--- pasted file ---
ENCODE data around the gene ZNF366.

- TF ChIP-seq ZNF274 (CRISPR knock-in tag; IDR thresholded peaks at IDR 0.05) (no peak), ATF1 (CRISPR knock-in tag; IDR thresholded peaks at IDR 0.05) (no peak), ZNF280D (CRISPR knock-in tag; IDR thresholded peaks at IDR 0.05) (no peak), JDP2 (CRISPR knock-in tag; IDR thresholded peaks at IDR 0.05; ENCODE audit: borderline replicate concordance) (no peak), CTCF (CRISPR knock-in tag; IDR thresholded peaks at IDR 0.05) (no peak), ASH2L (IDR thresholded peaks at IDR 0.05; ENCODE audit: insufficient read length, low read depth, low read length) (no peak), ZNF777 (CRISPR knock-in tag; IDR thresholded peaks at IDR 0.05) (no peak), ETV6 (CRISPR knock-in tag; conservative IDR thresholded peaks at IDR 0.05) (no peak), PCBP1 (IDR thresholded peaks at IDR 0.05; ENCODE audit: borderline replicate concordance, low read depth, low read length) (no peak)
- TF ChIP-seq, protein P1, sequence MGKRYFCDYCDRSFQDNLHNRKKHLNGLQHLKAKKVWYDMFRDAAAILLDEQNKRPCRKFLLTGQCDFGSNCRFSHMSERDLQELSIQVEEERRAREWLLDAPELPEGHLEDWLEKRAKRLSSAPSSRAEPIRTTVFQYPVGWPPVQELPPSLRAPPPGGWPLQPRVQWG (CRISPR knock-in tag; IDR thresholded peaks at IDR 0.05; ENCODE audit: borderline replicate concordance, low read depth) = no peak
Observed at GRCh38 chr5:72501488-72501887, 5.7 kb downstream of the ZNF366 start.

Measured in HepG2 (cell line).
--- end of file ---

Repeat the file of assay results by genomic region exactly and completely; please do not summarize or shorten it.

ENCODE data around the gene ZNF366.

- TF ChIP-seq ZNF274 (CRISPR knock-in tag; IDR thresholded peaks at IDR 0.05) (no peak), ATF1 (CRISPR knock-in tag; IDR thresholded peaks at IDR 0.05) (no peak), ZNF280D (CRISPR knock-in tag; IDR thresholded peaks at IDR 0.05) (no peak), JDP2 (CRISPR knock-in tag; IDR thresholded peaks at IDR 0.05; ENCODE audit: borderline replicate concordance) (no peak), CTCF (CRISPR knock-in tag; IDR thresholded peaks at IDR 0.05) (no peak), ASH2L (IDR thresholded peaks at IDR 0.05; ENCODE audit: insufficient read length, low read depth, low read length) (no peak), ZNF777 (CRISPR knock-in tag; IDR thresholded peaks at IDR 0.05) (no peak), ETV6 (CRISPR knock-in tag; conservative IDR thresholded peaks at IDR 0.05) (no peak), PCBP1 (IDR thresholded peaks at IDR 0.05; ENCODE audit: borderline replicate concordance, low read depth, low read length) (no peak)
- TF ChIP-seq, protein P1, sequence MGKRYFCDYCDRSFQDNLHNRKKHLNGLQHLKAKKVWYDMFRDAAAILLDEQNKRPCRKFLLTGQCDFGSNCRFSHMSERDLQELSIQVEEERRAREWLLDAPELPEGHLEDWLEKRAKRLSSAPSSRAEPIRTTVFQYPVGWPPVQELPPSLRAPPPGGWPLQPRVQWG (CRISPR knock-in tag; IDR thresholded peaks at IDR 0.05; ENCODE audit: borderline replicate concordance, low read depth) = no peak
Observed at GRCh38 chr5:72501488-72501887, 5.7 kb downstream of the ZNF366 start.

Measured in HepG2 (cell line).